Numerous studies have been done to show the potential benefits of yoghurt and fermented milk products. In the University of Medical Science in Rafsanjani Iran, a randomized control study by Mr. Mirzee V. Rezahosseinei of the department of gastroenterology was done to show the comparison of using triple therapy plus probiotics yoghurt versus standard triple therapy on eradication of helicobacter pylori. The research was done on 102 patients with H Pylori to show if probiotics yoghurt had an effect of increasing the efficacy of triple therapy that includes a PPI- proton pump inhibitor and two antibiotics. Amoxicillin, clarithromycin and pantoprazole were used as the standard triple therapy. The 102 patients were randomly grouped into three equal groups A,B and C. for group A probiotics yoghurt was given with a triple therapy, group B low fat yoghurt was given with a triple therapy and group C used as the control for the study was only given triple therapy. On conclusion of the study the groups were reviewed for presence of H Pylori. At the end of the study only 88% had finished the course. Dysgeusia was the most common side effects found in groups A and B. 25.8% of those in group A and 32.2% in group B. Group C had 30.8% complaining of dysgeusia with diarrhea and abdominal pain. The graph below is a representation of the statistics in the study;
Frequency of adverse effects observed within our groups (%) (Mirzaee7)
The rate of elimination of H. Pylori was however not changed significantly in any of the groups. It was then concluded that when triple therapy was given at the same time with probiotics yoghurt there was no effect on eradicating H. Pylori however it helped reduce the side effects associated with taking antibiotics therefore concomitant administration of probiotics yoghurt and triple therapy was highly recommended to increase patients’ tolerance.(Mirzaee 8)Other studies have shown that it exhibits antitumor properties that are associated with the cell wall of the bacteria in the starter culture. It also reduces cholesterol in serum. A combination of honey and yoghurt has been effective as an add on therapy in pregnant women with vulvovaginal candidiasis during pregnancy therefore it can be used as an alternative to antifungal medication that is contraindicated in pregnancy. (Abdelmonem 5)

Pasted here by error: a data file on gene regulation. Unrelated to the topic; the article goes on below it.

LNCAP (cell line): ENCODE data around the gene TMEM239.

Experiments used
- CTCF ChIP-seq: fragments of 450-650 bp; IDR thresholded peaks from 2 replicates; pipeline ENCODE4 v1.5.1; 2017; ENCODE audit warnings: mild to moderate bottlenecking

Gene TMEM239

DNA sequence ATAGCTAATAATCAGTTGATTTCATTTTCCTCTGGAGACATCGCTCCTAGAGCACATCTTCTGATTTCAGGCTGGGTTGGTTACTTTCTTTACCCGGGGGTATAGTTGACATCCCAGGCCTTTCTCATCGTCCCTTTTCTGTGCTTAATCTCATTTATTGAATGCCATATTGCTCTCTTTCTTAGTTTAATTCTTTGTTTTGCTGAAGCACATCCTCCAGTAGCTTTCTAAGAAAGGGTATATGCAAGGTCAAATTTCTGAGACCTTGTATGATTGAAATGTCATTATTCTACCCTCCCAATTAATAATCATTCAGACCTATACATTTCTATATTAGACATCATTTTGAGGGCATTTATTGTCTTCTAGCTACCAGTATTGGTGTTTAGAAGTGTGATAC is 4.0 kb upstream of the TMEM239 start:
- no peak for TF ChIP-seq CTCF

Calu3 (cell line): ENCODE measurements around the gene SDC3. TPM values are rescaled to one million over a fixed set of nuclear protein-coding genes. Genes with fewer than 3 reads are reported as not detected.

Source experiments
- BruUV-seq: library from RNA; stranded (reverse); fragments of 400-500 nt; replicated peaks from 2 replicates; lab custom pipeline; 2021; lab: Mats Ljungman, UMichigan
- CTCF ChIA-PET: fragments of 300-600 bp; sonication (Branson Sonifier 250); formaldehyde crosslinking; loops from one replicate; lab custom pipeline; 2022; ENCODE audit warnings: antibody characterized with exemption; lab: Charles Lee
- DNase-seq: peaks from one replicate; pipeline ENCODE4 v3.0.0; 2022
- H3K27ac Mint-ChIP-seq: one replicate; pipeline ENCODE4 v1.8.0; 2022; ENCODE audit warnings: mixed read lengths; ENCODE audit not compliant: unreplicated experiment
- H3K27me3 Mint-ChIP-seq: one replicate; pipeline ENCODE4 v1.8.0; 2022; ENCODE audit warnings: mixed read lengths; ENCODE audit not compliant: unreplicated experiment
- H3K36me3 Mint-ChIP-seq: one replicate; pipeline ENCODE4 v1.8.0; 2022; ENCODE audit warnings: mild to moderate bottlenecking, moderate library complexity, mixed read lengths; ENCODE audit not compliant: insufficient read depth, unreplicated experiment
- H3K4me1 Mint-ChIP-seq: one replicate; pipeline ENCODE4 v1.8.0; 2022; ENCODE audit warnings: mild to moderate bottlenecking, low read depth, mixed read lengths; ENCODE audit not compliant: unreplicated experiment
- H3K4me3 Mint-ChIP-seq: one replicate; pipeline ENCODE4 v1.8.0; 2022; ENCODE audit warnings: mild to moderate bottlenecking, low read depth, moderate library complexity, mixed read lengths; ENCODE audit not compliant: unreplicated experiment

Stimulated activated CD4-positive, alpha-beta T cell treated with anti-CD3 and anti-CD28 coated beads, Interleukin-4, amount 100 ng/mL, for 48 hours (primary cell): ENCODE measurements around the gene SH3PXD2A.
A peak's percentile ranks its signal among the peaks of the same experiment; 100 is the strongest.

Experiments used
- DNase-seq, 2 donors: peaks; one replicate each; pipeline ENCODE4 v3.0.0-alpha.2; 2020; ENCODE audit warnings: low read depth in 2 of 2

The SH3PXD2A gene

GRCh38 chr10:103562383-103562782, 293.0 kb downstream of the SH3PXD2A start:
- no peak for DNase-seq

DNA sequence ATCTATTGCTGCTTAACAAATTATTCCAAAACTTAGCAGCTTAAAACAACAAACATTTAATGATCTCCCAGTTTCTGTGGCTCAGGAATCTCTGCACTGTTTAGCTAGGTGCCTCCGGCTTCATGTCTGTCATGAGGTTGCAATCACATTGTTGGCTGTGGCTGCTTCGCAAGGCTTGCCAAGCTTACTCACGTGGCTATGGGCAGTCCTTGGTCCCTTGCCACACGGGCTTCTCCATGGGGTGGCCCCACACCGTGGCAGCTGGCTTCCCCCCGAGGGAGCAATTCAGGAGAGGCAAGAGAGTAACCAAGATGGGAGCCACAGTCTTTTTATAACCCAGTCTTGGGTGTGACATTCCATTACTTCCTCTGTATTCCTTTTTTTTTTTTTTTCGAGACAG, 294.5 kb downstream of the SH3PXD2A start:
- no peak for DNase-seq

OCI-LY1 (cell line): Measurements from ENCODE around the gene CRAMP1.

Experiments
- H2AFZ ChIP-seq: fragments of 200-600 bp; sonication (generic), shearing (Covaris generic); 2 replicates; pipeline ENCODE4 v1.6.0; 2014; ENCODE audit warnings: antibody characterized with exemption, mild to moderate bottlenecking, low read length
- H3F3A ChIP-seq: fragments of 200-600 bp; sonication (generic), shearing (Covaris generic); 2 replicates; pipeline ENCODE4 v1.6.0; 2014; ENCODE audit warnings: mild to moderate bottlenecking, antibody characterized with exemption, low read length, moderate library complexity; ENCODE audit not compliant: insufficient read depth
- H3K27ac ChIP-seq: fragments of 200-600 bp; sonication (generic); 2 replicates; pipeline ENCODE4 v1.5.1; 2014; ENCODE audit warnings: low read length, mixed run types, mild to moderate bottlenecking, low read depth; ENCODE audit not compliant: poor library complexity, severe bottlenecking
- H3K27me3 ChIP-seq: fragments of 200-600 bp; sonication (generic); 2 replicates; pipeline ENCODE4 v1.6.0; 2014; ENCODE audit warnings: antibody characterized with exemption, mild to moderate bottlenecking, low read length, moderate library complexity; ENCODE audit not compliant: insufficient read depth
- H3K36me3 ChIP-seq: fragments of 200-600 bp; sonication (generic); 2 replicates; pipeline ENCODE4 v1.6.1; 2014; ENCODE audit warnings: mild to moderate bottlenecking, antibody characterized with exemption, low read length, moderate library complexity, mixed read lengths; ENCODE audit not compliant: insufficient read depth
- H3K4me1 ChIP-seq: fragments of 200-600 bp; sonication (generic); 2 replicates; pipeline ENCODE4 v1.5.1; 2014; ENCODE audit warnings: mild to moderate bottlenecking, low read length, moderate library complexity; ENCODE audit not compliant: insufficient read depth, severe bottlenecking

Yoghurt and other fermentation milk products are infused with microbes that help in breaking down lactose. Some type of yoghurt is prepared by a mixture of two microbes Saccharomyces cerevisiae and Lactobacilli lactis. Saccharomyces cerevisiae a non lactose fermenting microbe it breaks down galactose. The two work in association also like Lactobacillus bulgaricus and Streptococcus thermophillus that also work together associatively by providing substances that are utilized by each other. The streptococcus benefits from proteolytic action of lactobacillus which in turn give formate and carbon dioxide that benefit lactobacillus. Different microbe combination can be used to change flavor of yoghurt since they ferment different sugars.
There are different types of yoghurt namely: set yoghurt, stirred yoghurt, drinking yoghurt and thermised yoghurt.
Set yoghurt – its prepared into the retail container inoculation is done followed by flavoring and color. It’s incubated at a suitable temperature either 40 to 43 degrees Celsius for short incubation for a span of 3-4 hours. Long incubation occurs at 30-32 degrees Celsius for 10 -12 hours. The retail packs are cooled and this forms a gel that is in solid hence “set” because the coagulum is undisturbed.